Rio Tinto shareholders reject executive pay report in caves blast protest

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MELBOURNE (Reuters) -A majority of Rio Tinto (NYSE:RIO)’s shareholders rejected the global miner’s executive pay packages on Thursday, in a backlash over its destruction last year of ancient rock shelters in Western Australia.

Rio Tinto blasted 46,000-year-old rock shelters at Juukan Gorge last May to expand an iron ore mine, sparking condemnation from investors, politicians and the wider community.

Following the company’s Australian annual meeting, Rio Tinto said more than 60% of votes cast by investors in the Anglo-Australian dual-listed company were against its remuneration report.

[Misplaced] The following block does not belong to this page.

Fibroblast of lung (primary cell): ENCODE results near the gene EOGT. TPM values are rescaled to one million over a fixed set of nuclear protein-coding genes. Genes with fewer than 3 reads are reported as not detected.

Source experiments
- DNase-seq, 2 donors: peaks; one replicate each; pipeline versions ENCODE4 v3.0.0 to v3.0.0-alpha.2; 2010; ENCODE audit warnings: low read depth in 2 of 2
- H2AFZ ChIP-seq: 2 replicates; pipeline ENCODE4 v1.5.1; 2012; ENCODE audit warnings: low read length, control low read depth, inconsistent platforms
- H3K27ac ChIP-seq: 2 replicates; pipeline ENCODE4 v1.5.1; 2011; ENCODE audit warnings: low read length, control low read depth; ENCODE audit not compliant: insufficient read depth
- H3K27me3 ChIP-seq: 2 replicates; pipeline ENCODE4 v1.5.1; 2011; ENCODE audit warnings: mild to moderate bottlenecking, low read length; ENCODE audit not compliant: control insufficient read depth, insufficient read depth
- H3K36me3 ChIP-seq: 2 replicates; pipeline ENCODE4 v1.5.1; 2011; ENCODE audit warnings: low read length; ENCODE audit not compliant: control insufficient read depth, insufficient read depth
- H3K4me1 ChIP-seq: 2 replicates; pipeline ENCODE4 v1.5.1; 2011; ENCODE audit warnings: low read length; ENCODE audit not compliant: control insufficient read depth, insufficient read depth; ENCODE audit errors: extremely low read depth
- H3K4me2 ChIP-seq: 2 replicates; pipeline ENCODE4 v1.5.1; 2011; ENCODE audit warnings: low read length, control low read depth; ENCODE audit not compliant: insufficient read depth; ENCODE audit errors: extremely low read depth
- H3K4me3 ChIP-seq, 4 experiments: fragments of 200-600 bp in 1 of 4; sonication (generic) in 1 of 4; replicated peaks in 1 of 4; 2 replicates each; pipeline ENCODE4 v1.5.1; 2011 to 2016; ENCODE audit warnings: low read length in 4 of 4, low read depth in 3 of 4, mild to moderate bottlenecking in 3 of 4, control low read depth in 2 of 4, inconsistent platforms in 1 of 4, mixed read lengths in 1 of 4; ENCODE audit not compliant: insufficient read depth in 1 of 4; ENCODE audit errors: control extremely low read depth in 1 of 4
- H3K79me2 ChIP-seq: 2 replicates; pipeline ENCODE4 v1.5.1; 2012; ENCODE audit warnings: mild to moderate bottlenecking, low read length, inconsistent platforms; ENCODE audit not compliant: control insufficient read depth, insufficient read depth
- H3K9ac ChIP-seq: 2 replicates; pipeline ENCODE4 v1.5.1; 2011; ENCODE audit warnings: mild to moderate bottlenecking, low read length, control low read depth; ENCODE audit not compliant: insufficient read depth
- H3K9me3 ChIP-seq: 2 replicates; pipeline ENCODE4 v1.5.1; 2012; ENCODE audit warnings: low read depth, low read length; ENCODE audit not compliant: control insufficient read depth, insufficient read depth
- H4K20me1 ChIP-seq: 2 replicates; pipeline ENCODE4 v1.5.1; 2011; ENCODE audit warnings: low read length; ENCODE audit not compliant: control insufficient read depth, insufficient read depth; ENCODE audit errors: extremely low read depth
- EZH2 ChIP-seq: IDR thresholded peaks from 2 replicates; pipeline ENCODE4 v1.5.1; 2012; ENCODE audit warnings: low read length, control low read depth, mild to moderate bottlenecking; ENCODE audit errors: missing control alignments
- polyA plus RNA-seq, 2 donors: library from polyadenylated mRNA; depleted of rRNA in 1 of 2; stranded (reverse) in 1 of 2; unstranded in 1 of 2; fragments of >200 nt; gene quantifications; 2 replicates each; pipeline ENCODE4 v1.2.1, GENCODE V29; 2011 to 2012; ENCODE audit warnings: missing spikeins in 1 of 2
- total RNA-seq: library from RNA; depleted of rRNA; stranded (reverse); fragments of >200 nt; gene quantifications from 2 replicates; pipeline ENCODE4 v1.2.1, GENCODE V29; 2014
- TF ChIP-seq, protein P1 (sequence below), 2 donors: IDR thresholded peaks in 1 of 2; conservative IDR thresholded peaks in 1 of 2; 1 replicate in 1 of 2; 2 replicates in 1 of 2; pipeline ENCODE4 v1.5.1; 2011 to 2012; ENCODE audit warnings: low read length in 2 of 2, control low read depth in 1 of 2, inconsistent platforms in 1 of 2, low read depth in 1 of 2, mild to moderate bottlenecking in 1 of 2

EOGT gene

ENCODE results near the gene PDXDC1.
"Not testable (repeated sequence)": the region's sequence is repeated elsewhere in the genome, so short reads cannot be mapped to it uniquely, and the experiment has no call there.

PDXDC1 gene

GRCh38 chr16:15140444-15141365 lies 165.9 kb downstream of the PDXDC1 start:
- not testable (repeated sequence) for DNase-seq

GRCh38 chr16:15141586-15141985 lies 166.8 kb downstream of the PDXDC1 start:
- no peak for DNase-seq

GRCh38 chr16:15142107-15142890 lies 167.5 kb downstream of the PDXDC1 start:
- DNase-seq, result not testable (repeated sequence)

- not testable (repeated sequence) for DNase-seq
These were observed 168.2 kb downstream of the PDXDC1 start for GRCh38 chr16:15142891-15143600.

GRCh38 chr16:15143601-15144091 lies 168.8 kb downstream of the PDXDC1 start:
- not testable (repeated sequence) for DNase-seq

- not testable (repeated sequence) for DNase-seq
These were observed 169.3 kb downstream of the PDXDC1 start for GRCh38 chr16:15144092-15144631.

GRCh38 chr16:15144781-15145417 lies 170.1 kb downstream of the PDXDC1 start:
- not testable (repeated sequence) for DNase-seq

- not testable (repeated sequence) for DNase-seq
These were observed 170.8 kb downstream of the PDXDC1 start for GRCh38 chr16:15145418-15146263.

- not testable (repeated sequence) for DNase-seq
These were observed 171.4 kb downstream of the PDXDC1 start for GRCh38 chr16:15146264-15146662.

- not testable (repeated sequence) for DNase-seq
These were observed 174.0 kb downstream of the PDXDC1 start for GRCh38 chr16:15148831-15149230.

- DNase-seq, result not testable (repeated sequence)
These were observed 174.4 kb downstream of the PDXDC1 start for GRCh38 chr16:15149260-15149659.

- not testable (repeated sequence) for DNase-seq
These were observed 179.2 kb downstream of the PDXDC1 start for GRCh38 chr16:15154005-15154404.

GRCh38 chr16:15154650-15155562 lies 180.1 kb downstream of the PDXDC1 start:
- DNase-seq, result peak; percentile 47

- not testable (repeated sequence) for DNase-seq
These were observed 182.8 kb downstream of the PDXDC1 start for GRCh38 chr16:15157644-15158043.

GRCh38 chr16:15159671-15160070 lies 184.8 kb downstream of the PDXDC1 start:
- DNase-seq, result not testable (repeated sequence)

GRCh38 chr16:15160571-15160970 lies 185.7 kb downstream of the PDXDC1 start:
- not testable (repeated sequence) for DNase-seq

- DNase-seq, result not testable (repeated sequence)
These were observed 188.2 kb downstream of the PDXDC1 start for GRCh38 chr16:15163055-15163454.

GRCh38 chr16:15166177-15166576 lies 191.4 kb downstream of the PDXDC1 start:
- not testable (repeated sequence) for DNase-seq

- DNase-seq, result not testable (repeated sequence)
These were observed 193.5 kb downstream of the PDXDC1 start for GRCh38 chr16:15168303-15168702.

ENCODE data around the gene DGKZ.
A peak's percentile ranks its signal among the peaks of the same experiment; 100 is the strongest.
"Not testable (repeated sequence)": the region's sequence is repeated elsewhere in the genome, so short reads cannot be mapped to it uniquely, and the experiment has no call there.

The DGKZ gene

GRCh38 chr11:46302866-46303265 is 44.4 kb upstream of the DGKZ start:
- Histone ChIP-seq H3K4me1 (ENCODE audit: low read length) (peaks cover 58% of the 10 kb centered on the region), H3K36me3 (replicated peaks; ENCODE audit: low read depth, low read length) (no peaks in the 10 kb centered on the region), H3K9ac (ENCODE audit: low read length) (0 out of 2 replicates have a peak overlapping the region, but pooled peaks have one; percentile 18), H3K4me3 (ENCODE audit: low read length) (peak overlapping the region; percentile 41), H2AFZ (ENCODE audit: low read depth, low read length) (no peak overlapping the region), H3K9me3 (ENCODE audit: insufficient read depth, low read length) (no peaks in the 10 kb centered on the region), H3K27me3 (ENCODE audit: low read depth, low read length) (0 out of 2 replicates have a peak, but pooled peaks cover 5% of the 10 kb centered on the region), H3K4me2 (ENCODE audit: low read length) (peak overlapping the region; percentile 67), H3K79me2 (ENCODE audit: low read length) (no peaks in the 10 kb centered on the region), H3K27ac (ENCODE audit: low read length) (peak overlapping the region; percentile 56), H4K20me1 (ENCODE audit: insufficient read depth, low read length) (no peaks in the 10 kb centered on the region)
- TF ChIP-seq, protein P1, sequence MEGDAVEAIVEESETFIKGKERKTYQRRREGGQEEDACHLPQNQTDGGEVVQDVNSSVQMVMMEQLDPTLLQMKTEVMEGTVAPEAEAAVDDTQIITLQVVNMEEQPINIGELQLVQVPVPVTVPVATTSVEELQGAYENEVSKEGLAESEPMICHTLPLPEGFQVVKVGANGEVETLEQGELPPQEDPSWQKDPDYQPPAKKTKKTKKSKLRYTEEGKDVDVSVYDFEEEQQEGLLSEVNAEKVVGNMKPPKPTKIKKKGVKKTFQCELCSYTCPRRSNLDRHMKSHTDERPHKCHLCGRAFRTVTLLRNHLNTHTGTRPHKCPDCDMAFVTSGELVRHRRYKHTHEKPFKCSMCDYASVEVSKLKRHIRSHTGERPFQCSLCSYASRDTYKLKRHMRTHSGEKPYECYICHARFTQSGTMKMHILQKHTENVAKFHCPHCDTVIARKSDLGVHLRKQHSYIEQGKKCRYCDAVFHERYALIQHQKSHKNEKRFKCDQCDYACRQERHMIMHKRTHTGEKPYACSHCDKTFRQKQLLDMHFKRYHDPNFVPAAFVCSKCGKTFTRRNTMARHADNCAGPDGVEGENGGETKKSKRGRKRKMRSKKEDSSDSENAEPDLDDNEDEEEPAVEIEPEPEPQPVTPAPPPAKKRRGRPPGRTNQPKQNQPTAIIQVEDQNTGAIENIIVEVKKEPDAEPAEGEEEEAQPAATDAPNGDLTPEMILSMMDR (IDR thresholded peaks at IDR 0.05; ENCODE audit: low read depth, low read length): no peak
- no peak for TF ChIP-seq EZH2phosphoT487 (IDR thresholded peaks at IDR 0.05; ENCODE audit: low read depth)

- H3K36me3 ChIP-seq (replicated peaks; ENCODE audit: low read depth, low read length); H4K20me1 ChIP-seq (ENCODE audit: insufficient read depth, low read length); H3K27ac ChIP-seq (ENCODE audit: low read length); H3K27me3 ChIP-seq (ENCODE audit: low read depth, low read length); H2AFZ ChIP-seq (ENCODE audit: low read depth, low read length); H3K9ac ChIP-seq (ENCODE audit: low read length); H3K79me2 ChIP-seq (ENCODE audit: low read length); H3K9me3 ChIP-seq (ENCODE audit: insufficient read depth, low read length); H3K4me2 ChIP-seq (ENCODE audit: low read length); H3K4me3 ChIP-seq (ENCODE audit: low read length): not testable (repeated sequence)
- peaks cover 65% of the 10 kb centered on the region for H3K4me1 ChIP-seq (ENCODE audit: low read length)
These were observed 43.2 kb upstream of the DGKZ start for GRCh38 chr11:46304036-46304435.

“This constitutes a ‘first strike’,” the company said.

In Australia, if a company’s executive pay package is rejected two years in a row, the board could face a vote to be removed.

“The Board acknowledges that the executive pay outcomes in relation to the tragic events at Juukan Gorge are sensitive and contentious issues,” it said in a statement with the vote results.

Widespread anger at the destruction of the caves cost the jobs of its chief executive Jean-Sébastien Jacques and two other senior leaders and led Chairman Simon Thompson to flag he would step down in 2022.

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